Water is pretty boring, as far as beverages go. It doesn’t have a catchy jingle, a secret family recipe or even a taste, really. Yet people can’t seem to get enough of it.

“I get people in my office every day, every week, saying something like, ‘I’m concerned I’m not hydrated,’ ” said Lauren Antonucci, a nutritionist in New York City.

Their concerns often are based on conventional wisdom. One well-known recommendation suggests drinking eight glasses of water a day; another warns that if you feel thirsty, you’re already dehydrated.

But anxiety about water consumption could also stem from a different source: Hydration is now marketed as a cure for nearly all of life’s woes. Feeling sluggish? You probably need more water. Uninspired and utterly hopeless about your career and romantic prospects? Well, have you had any water today?

People hydrate as if their reputations depend on it. They dutifully carry water bottles with them wherever they go, draining and refilling them with gusto.

Some go so far as to track their consumption in a journal or with a mobile app. On New Year’s day, Twitter was flooded with resolutions to drink more water, including from Twitter’s brand account.

No proof of benefits

But will more conscious hydration really make for a more productive 2020?

“There’s no evidence that a little bit of dehydration really impacts anybody’s performance,” said Dr. Mitchell Rosner, a kidney specialist at the University of Virginia who studies overhydration in athletes.

He said that most recommendations for hydration come from studies of athletes, who lose fluid rapidly during workouts or competitions, and are at a much higher risk for dehydration than the average person.

For those of us who spend all day at a desk, Rosner said, it’s best to drink only when we feel thirsty.

Overhydrating, he said, isn’t helping anyone. At best, “You pee it out.” At worst, it can cause the sodium and electrolyte levels in your body to drop to dangerously low levels. The condition, hyponatremia, can result in hospitalization and death. (This doesn’t happen often, but it’s still good to know.)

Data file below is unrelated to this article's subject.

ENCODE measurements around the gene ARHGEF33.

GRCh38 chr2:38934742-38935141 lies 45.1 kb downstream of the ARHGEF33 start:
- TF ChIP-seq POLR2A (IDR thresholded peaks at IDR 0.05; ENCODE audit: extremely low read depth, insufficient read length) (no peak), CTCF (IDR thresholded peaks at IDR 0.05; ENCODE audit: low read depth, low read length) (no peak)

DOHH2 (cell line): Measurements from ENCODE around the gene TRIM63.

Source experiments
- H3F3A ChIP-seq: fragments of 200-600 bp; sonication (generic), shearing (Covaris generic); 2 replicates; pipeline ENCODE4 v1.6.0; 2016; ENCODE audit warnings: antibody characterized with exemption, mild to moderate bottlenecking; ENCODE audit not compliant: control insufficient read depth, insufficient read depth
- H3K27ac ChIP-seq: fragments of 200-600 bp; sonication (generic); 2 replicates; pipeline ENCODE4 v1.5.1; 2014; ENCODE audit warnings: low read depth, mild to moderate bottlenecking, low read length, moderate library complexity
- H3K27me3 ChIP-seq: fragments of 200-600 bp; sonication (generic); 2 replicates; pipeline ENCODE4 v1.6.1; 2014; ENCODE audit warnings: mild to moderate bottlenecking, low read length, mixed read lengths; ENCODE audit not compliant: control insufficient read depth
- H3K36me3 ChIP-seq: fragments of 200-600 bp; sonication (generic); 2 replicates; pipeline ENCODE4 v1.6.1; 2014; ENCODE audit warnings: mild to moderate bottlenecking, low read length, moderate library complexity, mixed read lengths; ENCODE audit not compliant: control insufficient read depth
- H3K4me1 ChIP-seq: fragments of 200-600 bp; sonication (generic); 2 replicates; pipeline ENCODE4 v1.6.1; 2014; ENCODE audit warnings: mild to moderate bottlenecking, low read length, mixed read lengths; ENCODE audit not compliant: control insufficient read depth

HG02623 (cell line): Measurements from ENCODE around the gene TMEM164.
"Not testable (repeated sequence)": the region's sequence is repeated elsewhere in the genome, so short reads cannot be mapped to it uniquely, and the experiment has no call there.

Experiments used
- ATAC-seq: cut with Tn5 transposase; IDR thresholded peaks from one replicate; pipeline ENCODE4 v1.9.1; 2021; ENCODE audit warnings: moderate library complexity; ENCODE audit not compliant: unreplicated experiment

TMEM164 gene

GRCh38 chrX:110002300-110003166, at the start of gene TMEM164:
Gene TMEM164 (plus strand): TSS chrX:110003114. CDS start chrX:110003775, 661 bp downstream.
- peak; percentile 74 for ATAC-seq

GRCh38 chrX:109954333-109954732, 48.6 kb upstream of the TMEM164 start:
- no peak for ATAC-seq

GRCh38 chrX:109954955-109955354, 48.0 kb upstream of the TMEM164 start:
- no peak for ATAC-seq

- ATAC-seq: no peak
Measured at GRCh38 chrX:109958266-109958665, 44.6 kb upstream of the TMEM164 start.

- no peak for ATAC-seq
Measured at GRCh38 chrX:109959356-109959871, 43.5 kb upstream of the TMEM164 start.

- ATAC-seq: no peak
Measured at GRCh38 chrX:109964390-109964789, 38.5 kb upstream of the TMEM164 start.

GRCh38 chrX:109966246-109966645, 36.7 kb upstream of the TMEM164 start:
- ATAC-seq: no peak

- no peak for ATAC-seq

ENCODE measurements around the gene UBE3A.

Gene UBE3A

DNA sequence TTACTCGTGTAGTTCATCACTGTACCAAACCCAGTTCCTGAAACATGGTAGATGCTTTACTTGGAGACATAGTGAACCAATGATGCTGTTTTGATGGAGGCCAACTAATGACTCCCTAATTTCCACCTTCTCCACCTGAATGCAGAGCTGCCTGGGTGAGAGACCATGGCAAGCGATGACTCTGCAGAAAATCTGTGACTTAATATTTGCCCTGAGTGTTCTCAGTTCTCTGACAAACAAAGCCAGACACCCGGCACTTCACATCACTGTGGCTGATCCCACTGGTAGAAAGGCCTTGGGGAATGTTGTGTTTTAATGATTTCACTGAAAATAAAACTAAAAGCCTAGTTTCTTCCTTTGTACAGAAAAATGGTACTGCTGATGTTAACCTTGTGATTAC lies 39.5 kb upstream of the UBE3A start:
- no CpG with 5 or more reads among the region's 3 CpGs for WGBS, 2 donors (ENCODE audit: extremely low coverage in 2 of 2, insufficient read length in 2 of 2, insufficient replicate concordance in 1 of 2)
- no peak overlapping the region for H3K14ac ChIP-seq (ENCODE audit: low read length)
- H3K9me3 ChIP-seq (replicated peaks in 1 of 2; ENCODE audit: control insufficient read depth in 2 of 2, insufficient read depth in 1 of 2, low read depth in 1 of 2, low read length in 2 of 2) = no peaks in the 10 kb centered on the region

If hydration is the goal, it’s also worth considering that water may not be the most hydrating beverage out there. A study published in 2015 found that full-fat milk, skim milk and orange juice kept people more hydrated than still water did.

Still No. 1

But water still rules. Bottled water is the top beverage in the United States by volume, according to the Beverage Marketing Corp., a consulting firm,

“It’s no accident that it’s No. 1,” said Michael Bellas, chairman of the company. “If you had to put together a perfect scenario and plan how to build a category this would have been it.”

In the 1970s, ad campaigns by Evian and Perrier introduced the concept of bottled water as a high-end refreshment beverage.

“It changed the way beverages were consumed,” Bellas said. If people were drinking water everywhere, it could be sold anywhere. And it was.

It became cool to carry a bottle of water with you all the time. As environmental concerns arose around plastic bottles, it became even cooler to carry a refillable water bottle.

“It was healthy, and it made a statement,” Bellas said.

Water is widely considered a go-to remedy for a variety of ailments: exhaustion, headaches, digestive problems, inflammation, dry skin, acne.

“It’s a popular idea among patients and a popular idea in consumer media that hydration equals healthy skin,” said Dr. Joshua Zeigler, a dermatologist at Mount Sinai Hospital in New York City.

But that’s not exactly how it works. “It’s a complete myth that eight glasses of water are necessary to maintain hydrated skin,” he said.

Nonetheless, water appears immune to claims that its benefits are overblown — we need it to survive, after all. Its benefits have even become a meme. There are social media accounts dedicated to berating their followers for not drinking enough water.

But if you haven’t hit your quota today, don’t worry: Your 2020 isn’t already ruined. Many of the tasty beverages you thought of as dehydrating, like coffee, tea and beer, actually also are hydrating.

“Coffee is a hydrating beverage,” said Antonucci. “If you’re drinking it, let go of the guilt. Enjoy it.”